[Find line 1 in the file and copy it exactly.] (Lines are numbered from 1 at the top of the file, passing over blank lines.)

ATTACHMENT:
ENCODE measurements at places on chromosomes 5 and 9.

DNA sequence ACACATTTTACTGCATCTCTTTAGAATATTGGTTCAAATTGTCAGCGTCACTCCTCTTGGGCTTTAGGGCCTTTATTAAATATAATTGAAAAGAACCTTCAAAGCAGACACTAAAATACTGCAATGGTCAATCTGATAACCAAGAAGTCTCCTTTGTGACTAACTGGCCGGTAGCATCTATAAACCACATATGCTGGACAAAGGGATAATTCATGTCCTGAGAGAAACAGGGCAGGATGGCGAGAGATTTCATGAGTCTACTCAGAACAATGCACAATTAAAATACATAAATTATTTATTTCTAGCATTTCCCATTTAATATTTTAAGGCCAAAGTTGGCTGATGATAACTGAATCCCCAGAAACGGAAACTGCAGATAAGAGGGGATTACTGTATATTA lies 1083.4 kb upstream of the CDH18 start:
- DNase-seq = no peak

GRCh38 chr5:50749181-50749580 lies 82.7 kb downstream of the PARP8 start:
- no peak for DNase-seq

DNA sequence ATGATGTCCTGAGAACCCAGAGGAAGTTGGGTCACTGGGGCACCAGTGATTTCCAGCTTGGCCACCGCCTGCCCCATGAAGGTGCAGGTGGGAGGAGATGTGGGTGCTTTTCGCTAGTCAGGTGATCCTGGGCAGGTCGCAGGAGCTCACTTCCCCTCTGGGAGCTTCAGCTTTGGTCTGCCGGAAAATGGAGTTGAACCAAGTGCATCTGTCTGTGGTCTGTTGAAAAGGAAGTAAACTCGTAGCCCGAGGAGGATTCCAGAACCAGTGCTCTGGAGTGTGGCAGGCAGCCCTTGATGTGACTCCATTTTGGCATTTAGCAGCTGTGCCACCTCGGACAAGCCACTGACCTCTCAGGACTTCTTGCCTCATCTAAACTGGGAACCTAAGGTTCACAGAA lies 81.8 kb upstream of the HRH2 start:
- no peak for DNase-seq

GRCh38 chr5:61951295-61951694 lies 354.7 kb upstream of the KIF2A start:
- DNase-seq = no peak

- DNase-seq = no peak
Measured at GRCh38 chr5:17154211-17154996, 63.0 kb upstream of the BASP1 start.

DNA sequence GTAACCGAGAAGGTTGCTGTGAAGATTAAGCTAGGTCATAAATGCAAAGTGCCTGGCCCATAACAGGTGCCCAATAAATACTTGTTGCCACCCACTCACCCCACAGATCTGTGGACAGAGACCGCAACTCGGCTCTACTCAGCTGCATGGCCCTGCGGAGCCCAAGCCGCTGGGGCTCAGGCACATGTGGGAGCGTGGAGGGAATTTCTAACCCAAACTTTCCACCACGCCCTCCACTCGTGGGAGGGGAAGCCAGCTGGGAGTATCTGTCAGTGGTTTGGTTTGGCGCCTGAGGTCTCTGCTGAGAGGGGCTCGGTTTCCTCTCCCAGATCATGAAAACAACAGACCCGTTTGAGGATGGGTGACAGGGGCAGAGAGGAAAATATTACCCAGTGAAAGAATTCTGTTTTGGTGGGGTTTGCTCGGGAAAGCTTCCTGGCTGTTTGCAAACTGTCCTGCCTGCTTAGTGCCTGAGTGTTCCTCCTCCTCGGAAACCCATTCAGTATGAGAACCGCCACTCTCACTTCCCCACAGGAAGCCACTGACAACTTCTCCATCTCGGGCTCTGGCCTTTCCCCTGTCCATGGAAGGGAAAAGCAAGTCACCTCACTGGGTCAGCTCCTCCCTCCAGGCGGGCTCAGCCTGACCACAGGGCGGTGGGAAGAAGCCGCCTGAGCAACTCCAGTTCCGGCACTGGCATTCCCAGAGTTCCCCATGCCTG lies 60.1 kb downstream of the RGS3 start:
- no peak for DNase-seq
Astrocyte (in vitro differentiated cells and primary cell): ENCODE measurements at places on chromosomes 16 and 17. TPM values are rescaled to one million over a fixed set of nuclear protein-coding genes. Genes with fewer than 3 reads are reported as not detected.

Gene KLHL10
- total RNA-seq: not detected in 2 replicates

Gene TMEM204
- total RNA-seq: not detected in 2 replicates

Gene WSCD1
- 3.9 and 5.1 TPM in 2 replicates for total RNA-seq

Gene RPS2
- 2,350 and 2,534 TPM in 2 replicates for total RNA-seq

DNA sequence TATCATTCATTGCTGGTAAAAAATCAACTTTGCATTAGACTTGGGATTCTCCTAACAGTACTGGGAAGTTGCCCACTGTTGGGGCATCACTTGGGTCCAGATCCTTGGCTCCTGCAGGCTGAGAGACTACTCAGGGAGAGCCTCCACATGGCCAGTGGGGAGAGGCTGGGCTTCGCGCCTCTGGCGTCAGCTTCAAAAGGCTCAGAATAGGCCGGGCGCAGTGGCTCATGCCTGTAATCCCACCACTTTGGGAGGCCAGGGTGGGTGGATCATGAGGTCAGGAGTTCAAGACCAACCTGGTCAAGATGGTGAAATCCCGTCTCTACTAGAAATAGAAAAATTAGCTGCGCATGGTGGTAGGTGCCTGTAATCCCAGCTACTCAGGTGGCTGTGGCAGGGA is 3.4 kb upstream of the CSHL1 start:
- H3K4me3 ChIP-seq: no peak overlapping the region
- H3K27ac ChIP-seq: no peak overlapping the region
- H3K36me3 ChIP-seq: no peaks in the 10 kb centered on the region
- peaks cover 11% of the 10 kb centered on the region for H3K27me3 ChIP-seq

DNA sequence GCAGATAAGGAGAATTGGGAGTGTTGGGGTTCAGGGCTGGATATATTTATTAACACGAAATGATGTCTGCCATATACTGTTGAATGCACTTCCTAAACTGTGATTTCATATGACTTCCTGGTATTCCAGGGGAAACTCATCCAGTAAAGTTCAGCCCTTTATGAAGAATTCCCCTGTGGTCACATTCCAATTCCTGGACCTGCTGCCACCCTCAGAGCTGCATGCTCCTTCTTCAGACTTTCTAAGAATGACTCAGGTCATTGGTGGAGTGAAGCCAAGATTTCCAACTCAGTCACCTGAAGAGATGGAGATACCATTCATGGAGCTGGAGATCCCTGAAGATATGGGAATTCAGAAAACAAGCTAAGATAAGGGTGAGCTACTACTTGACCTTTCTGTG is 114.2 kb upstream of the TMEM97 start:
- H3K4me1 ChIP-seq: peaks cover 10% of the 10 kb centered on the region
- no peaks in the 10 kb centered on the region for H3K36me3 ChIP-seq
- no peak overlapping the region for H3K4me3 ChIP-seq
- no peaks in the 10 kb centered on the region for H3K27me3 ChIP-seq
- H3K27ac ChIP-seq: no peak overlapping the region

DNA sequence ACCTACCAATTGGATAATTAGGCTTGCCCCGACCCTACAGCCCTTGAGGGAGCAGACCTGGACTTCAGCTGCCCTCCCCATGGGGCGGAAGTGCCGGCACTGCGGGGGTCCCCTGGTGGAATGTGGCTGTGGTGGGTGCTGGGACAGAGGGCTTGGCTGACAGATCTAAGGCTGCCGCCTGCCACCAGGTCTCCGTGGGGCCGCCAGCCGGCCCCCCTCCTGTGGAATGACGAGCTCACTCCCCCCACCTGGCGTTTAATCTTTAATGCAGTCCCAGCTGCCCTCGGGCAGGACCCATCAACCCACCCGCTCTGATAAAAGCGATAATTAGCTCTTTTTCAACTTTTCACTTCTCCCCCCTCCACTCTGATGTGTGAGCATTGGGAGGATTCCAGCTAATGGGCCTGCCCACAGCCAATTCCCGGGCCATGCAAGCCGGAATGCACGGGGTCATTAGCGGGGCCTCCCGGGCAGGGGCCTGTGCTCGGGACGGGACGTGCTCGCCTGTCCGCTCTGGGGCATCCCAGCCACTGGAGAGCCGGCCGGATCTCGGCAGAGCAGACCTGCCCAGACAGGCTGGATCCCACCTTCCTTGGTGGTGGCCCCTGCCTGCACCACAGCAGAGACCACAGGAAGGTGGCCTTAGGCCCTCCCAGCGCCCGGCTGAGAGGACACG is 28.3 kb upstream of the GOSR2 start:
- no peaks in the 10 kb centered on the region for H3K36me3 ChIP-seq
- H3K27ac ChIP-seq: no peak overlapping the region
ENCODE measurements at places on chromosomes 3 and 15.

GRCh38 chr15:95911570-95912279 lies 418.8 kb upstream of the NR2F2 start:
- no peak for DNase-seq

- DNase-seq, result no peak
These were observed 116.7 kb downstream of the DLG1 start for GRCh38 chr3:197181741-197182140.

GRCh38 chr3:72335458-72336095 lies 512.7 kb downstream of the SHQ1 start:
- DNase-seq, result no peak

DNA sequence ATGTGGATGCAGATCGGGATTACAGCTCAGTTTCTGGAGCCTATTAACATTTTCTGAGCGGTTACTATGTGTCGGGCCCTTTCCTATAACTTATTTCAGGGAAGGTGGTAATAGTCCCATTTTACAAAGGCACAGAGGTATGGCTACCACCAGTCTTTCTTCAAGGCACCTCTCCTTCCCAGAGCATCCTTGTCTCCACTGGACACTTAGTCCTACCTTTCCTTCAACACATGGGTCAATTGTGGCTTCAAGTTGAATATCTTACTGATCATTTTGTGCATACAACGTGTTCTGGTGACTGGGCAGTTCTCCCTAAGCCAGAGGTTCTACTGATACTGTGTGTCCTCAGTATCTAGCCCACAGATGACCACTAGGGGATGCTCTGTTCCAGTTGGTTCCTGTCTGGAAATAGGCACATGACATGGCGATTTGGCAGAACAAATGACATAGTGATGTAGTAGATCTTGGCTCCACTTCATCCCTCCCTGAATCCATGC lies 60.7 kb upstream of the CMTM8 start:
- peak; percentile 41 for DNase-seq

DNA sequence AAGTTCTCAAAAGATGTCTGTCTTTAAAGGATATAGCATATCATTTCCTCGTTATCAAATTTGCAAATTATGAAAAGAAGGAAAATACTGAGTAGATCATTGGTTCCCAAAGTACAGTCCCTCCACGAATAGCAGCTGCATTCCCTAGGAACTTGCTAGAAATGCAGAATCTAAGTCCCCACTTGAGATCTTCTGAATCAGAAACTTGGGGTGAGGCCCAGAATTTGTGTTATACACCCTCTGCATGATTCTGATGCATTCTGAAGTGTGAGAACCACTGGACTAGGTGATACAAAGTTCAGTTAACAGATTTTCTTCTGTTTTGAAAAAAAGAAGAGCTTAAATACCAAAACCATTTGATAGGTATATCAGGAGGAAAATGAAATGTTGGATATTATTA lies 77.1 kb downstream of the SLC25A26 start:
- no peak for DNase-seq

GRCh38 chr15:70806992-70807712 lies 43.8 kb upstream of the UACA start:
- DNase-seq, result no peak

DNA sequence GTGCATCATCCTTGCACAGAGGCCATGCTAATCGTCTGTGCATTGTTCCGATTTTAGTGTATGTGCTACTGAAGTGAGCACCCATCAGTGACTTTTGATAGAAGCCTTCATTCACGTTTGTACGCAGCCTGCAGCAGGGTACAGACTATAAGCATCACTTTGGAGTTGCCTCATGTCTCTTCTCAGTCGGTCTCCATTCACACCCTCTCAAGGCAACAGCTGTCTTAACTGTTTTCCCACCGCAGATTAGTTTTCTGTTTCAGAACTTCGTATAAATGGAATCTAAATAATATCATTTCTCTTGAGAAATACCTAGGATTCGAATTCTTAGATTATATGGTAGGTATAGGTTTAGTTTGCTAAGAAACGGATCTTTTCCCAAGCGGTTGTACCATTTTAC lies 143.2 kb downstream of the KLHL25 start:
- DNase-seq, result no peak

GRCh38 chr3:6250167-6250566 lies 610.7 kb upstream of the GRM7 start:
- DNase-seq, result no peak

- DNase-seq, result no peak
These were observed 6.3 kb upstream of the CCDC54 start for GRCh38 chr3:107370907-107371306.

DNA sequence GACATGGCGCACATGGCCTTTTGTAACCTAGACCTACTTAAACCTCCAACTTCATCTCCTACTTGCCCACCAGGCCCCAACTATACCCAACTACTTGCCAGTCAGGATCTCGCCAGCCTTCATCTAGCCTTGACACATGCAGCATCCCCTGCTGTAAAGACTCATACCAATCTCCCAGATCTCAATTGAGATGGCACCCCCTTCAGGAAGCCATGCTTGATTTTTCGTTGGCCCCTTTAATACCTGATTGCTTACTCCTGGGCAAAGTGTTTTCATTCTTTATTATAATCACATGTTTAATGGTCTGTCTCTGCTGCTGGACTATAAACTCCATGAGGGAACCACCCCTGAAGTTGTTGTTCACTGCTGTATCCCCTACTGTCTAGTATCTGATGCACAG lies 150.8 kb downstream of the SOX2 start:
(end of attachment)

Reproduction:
ENCODE measurements at places on chromosomes 5 and 9.